Evaluation of Skin Biopsy as a Method to Assess Pharmacokinetic and Pharmacodynamic Properties of SRP-5051 in Preclinical Species


Clinical Trials

Poster Number: Virtual


Marie Claire Mukashyaka, MS, Sarepta Therapeutics, Inc., Mohammad Shadid, Sarepta Therapeutics, Inc., Leslie CL Wu, Sarepta Therapeutics, Inc., Mark Wysk, Sarepta Therapeutics, Inc., Jenna Wood, Sarepta Therapeutics, Inc., Jianbo Zhang, Sarepta Therapeutics, Inc., Miralem Prijic, Sarepta Therapeutics, Inc., Kamela Bellovoda, Sarepta Therapeutics, Inc., Bryan Mastis, Sarepta Therapeutics, Inc., Sam Foley, Sarepta Therapeutics, Inc., Annika Malmberg, Sarepta Therapeutics, Inc., Shawn Harriman, Sarepta Therapeutics, Inc., John R Hadcock, Sarepta Therapeutics, Inc.

Background: Pharmacokinetic/pharmacodynamic (PK/PD) properties of exon-skipping therapies for DMD are traditionally evaluated by invasive muscle biopsies limiting longitudinal study of individual patients. Skin biopsies may be a less-invasive alternative.
Objective: Skin was compared with other tissues in preclinical models to evaluate PK/PD properties of SRP-5051, an investigational peptide-conjugated phosphorodiamidate morpholino oligomer designed to target exon 51 skipping.
Methods: Skin, skeletal muscle, and other tissues were collected from healthy male nonhuman primates (NHP) and male hDMD del52/mdx mice after various doses of SRP-5051 and analyzed for drug concentration, exon skipping, and dystrophin expression.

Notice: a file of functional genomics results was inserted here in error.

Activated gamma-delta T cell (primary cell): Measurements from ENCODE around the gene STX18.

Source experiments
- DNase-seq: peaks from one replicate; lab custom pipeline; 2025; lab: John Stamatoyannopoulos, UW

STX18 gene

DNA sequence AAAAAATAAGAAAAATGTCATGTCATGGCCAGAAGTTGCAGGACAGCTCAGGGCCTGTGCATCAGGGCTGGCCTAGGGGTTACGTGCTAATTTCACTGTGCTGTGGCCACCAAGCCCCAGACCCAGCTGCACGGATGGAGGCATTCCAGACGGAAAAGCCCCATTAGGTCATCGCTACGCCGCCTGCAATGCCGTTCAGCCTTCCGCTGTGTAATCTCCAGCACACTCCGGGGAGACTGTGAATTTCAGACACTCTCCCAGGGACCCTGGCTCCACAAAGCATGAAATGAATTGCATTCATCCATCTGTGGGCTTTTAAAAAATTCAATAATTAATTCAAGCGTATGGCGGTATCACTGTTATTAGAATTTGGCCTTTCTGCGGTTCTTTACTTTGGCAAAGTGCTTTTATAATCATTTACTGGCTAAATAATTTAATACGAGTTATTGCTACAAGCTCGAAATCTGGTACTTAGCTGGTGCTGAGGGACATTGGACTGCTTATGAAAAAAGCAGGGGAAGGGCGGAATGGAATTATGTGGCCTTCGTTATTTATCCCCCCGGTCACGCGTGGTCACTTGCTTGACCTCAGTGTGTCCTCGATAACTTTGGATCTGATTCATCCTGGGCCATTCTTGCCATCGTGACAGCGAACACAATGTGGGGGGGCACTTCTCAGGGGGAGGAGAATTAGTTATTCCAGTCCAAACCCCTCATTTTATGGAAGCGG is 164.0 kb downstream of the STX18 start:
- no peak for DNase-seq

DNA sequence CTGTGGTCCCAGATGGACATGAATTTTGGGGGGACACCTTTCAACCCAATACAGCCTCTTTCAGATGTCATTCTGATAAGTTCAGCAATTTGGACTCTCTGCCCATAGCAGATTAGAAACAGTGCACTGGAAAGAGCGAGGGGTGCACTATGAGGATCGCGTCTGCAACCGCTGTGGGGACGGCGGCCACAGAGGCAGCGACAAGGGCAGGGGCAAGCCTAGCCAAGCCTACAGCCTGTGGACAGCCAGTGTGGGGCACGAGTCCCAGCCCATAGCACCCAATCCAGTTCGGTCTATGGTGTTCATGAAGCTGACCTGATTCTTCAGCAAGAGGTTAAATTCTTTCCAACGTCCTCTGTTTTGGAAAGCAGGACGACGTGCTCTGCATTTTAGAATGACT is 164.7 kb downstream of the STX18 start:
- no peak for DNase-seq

Results: Single SRP-5051 30-mg/kg infusion in NHP resulted in greater mean drug concentration in skin (1620 ± 579 ng/g) versus biceps (267 ± 34 ng/g), but exon skipping was lower (skin, 3.1 ± 5.4%; biceps, 18.0 ± 4.6%; P = 0.0328) at Day 10. Total DMD transcript copies were lower in skin versus biceps (363 vs 39878 per 30 ng RNA). At Day 15 after single 60-mg/kg infusion, tissue concentration (479 ± 296 ng/g and 712 ± 680 ng/g) and exon skipping (20.0 ± 8.3% and 33.0 ± 8.3%) were similar in skin and biceps, respectively. SRP-5051 60-mg/kg every-4-weeks (Q4W) showed higher drug concentration in skin (6210 ± 1691 ng/g) versus biceps (1456 ± 1075 ng/g; P < 0.0001) and comparable exon skipping at Week 12 in both tissues (skin, 22.7 ± 6.3%; biceps, 32.4 ± 9.2%). Results were similar in del52/mdx mice: comparable drug concentrations but lower exon skipping in skin versus biceps 12 weeks after SRP-5051 100 mg/kg Q4W (P < 0.0001), and lower exon skipping after 200 mg/kg Q4W (P = 0.0002). Dystrophin expression corresponded to exon skipping levels.
Conclusions: Skin biopsy may allow less-invasive longitudinal PK/PD biomarker assessments after SRP-5051 treatment, with potential application to other exon-skipping or gene therapies in future clinical studies.